Please introduce yourself and tell us how you got involved in treating lipoatrophy.
My name is Minas Constantinides, and I am the director of facial plastic and reconstructive surgery for the Department of Otolaryngology, which is the ear, nose and throat department at New York University School of Medicine. I have been here in that capacity for the last 12 years.
About eight years ago or so, I became interested in lipoatrophy patients, only because there didn't seem to be much that could be offered to them. I tried to make myself an expert as to what the various options for them were. At that time, the options were really minimal.
We tried all kinds of things, and all kinds of things failed. One thing that we tried early on was sort of standard fat transfer techniques, where we'd take fat from one part of the body and transfer it to the other.
Of course, the problem with lipoatrophy is that there is a loss of fat throughout the body -- really a loss of subcutaneous fat throughout the body, as well. So even patients with a little round belly, because there's some fat redistribution, don't have much fat there to use. The only real fat that we could use reliably in severe cases was buffalo hump fat -- the fat from the back that developed as a hump in patients.
So we tried fat transfer from all kinds of sources, including other parts of the patients and from buffalo humps, and rapidly learned that that fat suffered the same fate as facial fat, in the sense that it would atrophy just like facial fat would. There was no good long-term improvement whatsoever. Initially, patients looked great, but about six to eight months later, they were back to where they started. So that was unsatisfactory.
Was this before the cause of lipoatrophy was connected to HIV drugs?
I don't know. I don't have any real knowledge of that, of what the dynamic is, actually. So, we tried other things. We tried implanting Gore-Tex sheets. Those are sort of microporous medical rubber -- really, sheets made out of Gore-Tex -- the same stuff that's in your ski jacket that makes it waterproof. Well, medical grade Gore-Tex can be stacked and implanted, and we tried that. The stuff would shift around a little bit and it was just not satisfactory, either.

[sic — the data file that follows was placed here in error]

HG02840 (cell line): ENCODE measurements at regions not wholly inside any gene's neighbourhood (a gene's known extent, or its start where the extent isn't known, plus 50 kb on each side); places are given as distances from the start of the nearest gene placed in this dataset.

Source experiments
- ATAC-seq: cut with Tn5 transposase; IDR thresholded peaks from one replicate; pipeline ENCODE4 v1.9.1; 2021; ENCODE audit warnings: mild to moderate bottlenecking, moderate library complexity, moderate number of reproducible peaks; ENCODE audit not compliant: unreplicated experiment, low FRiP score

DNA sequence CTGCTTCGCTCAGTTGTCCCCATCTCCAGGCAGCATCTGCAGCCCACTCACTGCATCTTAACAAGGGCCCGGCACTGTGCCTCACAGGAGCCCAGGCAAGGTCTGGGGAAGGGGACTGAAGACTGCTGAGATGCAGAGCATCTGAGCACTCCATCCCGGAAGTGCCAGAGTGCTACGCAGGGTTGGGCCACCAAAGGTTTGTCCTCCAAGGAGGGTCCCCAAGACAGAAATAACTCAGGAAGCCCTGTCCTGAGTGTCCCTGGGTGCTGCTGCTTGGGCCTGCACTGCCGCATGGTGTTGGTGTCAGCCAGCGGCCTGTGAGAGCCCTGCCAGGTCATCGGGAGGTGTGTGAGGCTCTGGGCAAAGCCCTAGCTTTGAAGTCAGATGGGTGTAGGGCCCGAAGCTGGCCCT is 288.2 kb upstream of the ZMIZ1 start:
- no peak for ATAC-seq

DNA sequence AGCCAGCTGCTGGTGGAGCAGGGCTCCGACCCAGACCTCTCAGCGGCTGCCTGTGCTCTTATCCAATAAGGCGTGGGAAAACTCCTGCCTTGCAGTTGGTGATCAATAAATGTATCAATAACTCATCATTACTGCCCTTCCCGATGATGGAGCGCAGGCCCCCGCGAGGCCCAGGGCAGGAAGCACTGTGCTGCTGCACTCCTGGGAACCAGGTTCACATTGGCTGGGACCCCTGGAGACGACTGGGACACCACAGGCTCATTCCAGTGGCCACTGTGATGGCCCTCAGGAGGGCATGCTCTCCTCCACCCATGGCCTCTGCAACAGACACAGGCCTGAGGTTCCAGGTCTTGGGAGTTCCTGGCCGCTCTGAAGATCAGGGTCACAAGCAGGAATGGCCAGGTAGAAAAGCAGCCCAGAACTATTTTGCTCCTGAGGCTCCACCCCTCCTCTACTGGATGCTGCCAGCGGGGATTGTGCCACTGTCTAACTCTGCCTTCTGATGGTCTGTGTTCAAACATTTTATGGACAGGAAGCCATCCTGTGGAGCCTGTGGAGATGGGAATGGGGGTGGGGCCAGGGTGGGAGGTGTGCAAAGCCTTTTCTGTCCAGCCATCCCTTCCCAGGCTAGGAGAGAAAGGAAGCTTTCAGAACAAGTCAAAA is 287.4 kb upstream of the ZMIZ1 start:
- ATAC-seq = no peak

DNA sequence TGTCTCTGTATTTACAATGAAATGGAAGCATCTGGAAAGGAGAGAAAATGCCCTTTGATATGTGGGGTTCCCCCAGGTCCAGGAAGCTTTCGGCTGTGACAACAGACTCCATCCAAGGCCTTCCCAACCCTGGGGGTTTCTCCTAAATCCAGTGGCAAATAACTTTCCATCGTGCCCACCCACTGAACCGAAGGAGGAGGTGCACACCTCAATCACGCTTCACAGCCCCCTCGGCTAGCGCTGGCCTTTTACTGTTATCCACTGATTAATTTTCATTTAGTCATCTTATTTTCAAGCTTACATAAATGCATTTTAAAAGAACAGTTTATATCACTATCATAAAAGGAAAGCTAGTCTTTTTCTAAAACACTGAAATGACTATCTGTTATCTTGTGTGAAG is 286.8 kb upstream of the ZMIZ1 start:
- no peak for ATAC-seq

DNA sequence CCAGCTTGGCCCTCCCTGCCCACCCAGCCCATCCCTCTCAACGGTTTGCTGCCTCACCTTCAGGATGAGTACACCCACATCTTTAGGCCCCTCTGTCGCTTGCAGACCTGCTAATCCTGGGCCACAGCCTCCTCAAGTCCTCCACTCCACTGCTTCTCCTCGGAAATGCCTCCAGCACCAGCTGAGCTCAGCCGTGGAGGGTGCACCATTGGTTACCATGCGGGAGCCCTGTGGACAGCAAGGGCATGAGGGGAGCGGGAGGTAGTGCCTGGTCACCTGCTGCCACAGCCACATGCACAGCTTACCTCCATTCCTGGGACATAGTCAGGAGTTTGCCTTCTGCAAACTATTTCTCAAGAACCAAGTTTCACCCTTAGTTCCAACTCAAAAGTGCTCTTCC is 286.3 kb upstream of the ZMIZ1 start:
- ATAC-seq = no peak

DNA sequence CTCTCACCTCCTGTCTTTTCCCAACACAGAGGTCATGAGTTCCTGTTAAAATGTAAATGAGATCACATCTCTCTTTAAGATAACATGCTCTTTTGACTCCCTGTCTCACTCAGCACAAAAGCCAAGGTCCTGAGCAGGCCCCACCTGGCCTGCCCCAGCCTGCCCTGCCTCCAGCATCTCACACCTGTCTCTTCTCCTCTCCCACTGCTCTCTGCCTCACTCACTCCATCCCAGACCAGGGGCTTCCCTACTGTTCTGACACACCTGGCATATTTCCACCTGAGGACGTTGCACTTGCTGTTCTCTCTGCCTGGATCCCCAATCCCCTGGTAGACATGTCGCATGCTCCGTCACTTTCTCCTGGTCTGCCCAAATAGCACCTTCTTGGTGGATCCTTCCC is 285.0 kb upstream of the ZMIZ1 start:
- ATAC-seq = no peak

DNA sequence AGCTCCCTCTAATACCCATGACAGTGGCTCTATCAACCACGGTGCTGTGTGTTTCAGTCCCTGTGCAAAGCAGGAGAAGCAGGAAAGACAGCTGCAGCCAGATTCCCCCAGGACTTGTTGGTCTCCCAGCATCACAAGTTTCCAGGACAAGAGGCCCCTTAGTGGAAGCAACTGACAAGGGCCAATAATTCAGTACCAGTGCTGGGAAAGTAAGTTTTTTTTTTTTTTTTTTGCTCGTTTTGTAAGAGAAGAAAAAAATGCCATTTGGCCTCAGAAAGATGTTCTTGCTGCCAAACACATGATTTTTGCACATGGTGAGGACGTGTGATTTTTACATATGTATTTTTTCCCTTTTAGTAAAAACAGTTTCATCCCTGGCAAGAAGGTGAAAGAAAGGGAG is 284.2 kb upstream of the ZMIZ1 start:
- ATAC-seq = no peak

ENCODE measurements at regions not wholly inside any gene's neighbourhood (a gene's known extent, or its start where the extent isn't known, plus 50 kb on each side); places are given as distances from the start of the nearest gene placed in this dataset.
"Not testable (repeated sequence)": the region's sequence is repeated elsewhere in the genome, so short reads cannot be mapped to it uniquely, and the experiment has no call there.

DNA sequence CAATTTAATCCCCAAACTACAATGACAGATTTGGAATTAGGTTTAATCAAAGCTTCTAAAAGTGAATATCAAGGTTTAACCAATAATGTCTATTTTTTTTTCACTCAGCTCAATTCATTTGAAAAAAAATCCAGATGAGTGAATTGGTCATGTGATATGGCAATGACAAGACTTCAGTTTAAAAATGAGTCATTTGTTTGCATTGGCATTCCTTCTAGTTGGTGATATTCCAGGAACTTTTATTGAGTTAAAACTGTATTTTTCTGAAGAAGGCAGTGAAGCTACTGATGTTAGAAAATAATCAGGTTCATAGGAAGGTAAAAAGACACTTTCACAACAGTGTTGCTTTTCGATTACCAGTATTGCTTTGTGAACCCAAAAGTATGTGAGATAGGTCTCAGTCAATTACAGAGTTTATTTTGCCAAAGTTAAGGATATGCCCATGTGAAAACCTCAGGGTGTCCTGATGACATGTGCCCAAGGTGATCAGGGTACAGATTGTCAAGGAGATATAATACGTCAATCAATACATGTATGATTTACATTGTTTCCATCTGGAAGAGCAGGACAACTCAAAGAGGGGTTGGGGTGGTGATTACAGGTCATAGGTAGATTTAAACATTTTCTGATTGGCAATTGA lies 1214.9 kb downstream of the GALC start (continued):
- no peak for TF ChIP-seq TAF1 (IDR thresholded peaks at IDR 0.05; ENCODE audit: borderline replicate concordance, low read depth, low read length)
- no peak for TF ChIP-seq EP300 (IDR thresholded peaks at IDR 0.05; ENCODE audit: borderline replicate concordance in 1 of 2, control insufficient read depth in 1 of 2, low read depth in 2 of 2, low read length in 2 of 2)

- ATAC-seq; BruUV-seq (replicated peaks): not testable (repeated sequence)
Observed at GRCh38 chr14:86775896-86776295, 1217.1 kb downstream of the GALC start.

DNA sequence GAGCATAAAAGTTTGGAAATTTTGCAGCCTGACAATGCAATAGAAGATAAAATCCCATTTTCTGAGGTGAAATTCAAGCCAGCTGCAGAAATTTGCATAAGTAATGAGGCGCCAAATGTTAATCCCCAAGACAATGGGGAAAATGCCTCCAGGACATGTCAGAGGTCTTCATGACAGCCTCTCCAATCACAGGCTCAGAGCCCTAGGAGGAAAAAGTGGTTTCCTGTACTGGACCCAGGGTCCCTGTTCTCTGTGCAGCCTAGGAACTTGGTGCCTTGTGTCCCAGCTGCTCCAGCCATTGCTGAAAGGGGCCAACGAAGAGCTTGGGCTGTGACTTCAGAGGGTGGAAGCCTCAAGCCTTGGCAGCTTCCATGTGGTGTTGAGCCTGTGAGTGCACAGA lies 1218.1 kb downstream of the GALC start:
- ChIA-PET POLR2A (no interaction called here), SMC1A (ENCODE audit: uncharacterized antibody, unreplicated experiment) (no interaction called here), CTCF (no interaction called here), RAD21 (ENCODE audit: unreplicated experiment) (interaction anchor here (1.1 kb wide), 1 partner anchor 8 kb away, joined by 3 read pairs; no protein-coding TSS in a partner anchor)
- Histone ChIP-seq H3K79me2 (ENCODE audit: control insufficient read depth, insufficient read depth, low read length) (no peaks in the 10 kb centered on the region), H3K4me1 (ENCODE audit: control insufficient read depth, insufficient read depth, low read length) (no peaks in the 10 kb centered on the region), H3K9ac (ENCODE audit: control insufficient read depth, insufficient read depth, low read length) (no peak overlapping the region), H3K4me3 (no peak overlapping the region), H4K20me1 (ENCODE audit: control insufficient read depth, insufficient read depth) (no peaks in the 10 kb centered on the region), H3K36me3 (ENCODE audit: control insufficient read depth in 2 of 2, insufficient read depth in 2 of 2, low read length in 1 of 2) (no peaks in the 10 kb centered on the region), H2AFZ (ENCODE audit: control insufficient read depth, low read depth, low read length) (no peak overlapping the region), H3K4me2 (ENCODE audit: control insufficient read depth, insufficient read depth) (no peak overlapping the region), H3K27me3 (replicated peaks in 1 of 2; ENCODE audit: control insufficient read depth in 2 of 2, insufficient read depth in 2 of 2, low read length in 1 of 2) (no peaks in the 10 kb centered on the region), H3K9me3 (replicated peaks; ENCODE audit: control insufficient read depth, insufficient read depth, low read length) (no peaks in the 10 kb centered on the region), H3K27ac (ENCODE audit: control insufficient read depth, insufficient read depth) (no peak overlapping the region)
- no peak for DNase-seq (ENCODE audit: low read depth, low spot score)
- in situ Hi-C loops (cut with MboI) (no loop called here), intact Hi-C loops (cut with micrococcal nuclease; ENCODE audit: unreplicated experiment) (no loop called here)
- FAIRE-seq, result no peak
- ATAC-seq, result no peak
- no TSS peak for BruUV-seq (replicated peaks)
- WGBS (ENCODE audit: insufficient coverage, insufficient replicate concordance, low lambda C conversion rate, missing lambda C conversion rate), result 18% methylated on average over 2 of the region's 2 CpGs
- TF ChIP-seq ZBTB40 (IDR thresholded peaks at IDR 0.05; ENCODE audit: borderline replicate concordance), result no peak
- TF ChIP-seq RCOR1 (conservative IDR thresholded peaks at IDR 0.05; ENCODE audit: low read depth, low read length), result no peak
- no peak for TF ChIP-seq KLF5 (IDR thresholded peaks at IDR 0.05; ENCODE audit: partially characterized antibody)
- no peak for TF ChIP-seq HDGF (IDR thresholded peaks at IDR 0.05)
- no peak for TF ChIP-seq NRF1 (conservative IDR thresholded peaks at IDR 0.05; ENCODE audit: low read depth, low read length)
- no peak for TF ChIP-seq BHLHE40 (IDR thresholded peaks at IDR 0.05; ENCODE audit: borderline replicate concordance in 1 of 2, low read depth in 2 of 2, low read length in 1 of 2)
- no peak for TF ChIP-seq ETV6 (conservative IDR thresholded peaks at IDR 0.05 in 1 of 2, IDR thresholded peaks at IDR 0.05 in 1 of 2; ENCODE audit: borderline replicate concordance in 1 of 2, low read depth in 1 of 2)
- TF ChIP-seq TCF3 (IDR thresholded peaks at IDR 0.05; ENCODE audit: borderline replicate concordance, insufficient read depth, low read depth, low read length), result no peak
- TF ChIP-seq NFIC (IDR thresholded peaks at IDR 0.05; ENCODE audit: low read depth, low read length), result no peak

We tried directly excising [cutting out] parts of the nasolabial folds, those folds between the nose and the side of the mouth, that would get redundant and fall forward [as a complication of lipoatrophy]. And that made the fold go away [closing it so the scar would lie in the natural line of the face]; but it didn't really fix the lipoatrophy problem. We even tried different face lifting techniques to try to lift what was there to try to give a tighter look to the face. That was unsatisfactory, because what really was needed was volume.
Were you struck by how severe the cases were, and by the psychological impact that was having on people?
Yes. The severity of the cases ranged from the relatively mild, where a patient might just look a little bit gaunt or a little bit more defined, in terms of cheekbone area. Most people who would see that patient on the street wouldn't think twice about their appearance. Yet, that same mildly-affected patient would bring in a picture of themselves before lipoatrophy and they would have full, round faces. It would still be a dramatic change for them. This was extremely debilitating to them, in terms of their being able to deal in their day-to-day world with society, both with their friends and also in their professional lives.
They felt -- and the echo that resounded throughout every patient's tale was -- I feel like I have a mask on my face that has labeled me as a patient with AIDS. That's very stigmatizing and depressing, especially when treatment has so advanced and viral counts are undetectable, and CD4 levels are nearly back to normal. To still have that label is a very psychologically difficult thing for most patients to handle.
Along with the saga goes the efforts to try to get insurance companies to pay for some treatment for lipoatrophy. That has, pretty much across the board, failed, except for some very sort of rare policies that might allow for some treatment, based on the psychological impact of the disease. But it's striking that insurance coverage is relatively rare for this pretty prevalent problem related to a medical problem, not to anything other than that.
Why is it so difficult to get coverage?
Well, I think insurance companies view this as a cosmetic problem. Just like they won't pay for your face lift, they won't pay for lipoatrophy treatment. Of course, the two things are completely different.
Especially in the sense that a treatment for lipoatrophy is really reconstructing the face to what it was, whereas a face lift could be said to be enhancing.
Well, you can play semantics all you want, and I could probably make an argument that face lifting was rebuilding the face to a younger age. But the truth is that I don't believe that face lifting should be paid for by insurance, but I do believe that lipoatrophy should because it is a disease that is a result of a disease process and/or a series of medications.
So that's sort of the history behind lipoatrophy and my own personal struggles with treating these patients. When Sculptra [poly-L-lactic acid, New-Fill] came along as a possible treatment choice, I was a little skeptical, because I had tried other fillers for lipoatrophy patients. The volume required was always extraordinarily large and it didn't seem that other fillers really were satisfactory, in terms of long-term goals for these patients.
Having said that, I have personally not tried silicone, liquid silicone, for lipoatrophy. I know that there are some doctors that are using it. I have not tried it.
Silicone is permanent, and can be given in large volumes, right?
Well, silicone is permanent, and has to be given in small volumes over multiple sessions. But the total, aggregate effect, if properly placed, is to give sort of a larger net volume. The problem with large volumes of silicone is that silicone can move around a little bit, and can -- if too large a volume is placed at once -- lead to massive inflammatory, tumor-like reactions, which are essentially irreversible. So not being a silicone fan for cosmetic use, I have not become a silicone fan for reconstructive use with lipoatrophy.